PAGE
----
The graduation studio Let’s work, industry architecture and the city proposed by the chair of design as politics offered me the possibility to investigate the relation between industry and the city. I begun to notice the political, social and architectural importance that industry had in the shaping of modern society. The cultural and social value of these places of work is enormous as they have been the epicentre of the political debate of the 19th and 20th century and gave birth to an egalitarian and fairer society. Also, from the perspective of architecture and urban design, factories have been a determining feature in the creation of urban settlements, massive urbanisation and the birth of modern cities are all direct consequences of 19th century industrialisation. Through the past centuries, battles and struggles, industry has inspired new ways of living and working together and has become a social institution.
Yet, in the wake of the 21h century, industry has lost its social and architectural role. Globalisation and economic deregulation have turned it into an outlaw by detaching it from local environments and communities. With offshoring and outsourcing, companies are no longer responsible for their supply chains which become increasingly hidden and complex. When we purchase a product today, it is very hard for us to determine and asses its production process and therefore its value. Industry has historically been zoned out of the cities because it polluted, but today, where polluting is no longer an option, shouldn’t we keep it under strict surveillance?
Contemporary industrial typology, is in my opinion both cause and consequence of this state of things. It reflects our behaviour towards objects and the way they are produced, our merciless drive for profit maximisation and ruthless exploitation of the environment and its resources. It has both ideological and spacial implications that have to be questioned.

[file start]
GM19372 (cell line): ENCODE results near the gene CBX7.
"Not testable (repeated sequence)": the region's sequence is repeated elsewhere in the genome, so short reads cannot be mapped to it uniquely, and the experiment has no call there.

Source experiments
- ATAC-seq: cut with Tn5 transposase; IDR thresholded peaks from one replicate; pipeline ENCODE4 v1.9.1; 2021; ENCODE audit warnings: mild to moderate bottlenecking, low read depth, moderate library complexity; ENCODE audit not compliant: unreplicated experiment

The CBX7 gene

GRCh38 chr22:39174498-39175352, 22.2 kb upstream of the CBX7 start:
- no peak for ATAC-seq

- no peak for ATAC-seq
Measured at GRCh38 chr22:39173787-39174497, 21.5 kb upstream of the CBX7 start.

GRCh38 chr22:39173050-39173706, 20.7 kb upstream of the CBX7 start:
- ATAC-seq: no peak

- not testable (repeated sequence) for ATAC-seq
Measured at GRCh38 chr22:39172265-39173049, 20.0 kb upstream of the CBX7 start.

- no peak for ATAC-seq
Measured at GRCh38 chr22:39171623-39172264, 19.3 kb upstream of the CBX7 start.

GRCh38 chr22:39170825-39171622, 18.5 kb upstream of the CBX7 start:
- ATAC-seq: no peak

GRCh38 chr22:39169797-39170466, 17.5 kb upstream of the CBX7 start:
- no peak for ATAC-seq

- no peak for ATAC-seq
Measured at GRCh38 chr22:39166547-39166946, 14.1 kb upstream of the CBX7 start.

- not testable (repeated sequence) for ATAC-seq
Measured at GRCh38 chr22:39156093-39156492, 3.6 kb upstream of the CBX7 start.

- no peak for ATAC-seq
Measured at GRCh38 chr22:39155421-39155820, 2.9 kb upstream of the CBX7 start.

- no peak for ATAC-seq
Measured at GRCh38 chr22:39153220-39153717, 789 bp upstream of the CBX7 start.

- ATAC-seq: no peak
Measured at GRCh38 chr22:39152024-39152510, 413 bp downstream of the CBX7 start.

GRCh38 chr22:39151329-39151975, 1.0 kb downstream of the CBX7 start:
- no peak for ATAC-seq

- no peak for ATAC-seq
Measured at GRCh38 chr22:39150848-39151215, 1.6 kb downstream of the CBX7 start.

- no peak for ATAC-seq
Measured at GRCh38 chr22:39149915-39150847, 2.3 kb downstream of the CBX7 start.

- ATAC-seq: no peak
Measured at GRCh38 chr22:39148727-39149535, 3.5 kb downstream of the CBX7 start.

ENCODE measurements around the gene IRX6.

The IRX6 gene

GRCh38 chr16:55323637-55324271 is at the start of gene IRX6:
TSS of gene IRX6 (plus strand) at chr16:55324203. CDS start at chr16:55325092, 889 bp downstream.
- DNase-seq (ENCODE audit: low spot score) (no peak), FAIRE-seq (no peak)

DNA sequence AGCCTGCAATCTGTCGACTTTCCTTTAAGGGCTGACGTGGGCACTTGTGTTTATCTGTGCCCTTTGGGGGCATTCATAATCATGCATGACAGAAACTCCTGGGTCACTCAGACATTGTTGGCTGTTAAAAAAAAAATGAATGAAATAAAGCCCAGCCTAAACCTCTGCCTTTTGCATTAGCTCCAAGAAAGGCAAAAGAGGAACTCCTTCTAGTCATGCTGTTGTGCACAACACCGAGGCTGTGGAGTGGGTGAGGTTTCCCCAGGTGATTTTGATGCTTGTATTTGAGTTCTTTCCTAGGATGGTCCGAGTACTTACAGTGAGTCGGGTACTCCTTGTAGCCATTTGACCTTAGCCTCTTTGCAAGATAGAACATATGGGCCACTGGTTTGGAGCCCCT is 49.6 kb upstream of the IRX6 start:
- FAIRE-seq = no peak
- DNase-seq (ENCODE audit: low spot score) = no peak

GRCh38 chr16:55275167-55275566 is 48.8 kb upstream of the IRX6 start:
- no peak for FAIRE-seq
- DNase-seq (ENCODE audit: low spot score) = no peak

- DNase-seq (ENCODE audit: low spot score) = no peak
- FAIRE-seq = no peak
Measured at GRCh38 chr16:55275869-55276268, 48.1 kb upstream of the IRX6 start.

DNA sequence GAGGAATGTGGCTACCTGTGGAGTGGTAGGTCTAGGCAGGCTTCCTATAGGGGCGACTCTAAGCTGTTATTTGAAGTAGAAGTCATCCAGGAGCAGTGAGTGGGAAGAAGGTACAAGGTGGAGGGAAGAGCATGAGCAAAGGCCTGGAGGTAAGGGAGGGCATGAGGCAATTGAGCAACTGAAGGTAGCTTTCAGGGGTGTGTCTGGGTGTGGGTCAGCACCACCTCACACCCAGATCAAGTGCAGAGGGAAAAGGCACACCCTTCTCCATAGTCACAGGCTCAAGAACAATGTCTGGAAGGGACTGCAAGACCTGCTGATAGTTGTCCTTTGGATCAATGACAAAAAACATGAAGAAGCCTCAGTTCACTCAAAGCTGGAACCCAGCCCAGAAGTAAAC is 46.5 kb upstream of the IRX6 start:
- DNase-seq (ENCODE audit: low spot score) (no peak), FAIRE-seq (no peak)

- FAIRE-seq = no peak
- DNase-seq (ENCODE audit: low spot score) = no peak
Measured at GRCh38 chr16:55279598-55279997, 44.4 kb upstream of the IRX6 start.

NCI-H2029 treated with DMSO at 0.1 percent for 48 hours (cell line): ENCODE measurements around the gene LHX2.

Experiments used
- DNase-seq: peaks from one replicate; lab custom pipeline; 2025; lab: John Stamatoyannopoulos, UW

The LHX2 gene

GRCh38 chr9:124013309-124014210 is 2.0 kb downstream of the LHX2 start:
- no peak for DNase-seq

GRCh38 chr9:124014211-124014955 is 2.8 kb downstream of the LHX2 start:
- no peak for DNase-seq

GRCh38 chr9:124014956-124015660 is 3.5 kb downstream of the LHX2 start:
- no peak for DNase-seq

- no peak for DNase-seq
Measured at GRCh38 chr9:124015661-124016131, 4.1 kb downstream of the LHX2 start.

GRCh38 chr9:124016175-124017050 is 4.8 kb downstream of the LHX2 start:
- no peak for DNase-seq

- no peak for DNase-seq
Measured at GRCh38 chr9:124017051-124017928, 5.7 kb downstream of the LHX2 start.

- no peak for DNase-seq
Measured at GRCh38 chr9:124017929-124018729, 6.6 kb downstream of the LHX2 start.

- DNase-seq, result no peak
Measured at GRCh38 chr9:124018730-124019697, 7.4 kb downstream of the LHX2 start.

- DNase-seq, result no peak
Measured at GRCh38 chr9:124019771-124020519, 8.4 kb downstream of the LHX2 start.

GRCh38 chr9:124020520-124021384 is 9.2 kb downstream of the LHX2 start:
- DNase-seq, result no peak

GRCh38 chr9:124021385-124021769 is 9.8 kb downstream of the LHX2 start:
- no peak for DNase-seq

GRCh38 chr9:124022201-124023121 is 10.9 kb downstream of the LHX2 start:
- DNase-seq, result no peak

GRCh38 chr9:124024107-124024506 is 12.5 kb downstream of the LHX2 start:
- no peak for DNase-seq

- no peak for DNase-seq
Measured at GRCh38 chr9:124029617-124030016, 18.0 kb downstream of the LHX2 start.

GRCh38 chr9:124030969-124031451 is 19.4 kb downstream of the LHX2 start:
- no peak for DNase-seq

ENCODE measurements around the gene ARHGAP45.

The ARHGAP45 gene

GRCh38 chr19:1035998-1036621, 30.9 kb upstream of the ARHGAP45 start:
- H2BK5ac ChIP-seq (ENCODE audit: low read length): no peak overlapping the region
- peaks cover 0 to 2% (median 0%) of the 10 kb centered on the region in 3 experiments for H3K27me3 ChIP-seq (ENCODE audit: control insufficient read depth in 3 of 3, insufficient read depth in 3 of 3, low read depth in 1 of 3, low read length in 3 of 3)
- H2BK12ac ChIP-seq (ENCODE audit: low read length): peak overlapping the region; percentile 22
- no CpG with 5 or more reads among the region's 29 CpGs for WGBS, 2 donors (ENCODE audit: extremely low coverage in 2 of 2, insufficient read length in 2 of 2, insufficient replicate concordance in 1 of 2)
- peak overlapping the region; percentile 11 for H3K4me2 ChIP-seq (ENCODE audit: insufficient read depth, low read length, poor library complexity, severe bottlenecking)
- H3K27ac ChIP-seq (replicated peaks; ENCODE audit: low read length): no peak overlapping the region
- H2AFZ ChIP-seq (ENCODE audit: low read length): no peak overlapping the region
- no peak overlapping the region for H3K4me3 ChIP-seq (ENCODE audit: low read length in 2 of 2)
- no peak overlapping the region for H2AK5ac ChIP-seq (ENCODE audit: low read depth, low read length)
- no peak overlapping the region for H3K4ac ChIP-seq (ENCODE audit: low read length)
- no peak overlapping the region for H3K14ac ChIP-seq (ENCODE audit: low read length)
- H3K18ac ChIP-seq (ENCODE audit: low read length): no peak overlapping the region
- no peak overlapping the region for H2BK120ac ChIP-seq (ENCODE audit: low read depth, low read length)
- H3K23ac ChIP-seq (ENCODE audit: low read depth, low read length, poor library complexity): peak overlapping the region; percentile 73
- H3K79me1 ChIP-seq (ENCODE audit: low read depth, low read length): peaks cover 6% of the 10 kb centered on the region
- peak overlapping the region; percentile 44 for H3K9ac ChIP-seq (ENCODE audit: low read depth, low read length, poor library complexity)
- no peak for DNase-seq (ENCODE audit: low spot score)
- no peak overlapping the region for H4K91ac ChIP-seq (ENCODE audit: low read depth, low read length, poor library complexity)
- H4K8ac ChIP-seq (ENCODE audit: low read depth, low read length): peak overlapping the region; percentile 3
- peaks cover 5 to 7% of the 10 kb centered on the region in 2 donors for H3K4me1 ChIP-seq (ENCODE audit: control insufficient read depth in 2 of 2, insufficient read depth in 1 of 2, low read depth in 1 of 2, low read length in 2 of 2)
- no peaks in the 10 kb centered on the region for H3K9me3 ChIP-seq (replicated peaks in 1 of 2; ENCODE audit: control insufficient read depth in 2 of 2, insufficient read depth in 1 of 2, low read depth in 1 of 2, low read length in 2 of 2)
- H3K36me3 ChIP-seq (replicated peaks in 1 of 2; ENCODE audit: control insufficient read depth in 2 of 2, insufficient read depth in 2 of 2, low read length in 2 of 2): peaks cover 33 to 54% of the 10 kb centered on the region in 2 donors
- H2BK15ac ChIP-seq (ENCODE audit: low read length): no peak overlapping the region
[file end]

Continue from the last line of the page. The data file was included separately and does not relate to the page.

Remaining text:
The Poblenou in Barcelona embodies the relevance of my research. After having been the industrial epicentre of Spain during the 19th and 20th century, it is now being tertiarised to fill the voids left by the former factories. Offices, hotels and residences are undermining the identity of this area and its economic potential. For these reasons, the 22@ ( a modification of the 1978 PGM ) is now seeking new ways of working and living together trying to include cutting edge technologies and clean manufacturing facilities. It specifically demands for new industrial architectural typologies which move away from the inefficient horizontal shed towards more urban integrated solutions.
Thus, I am proposing an urban textile factory in the heart of the Poblenou as a political statement. A factory which re invents its typology to extract value from the activities complementary to production and to keep economic viability even in this central location. Every existing factory in fact includes complementary facilities such as the canteen, the cafeteria, the first aid room, the relaxing room, the training centre and many more which could become activities shared with the city instead of being subtracted from it. The spectacle of production could greatly contribute to the success of these businesses by making them more attractive. All this in an effort to escape from the contemporary industrial typology and the business as usual attitude which is threatening our planet.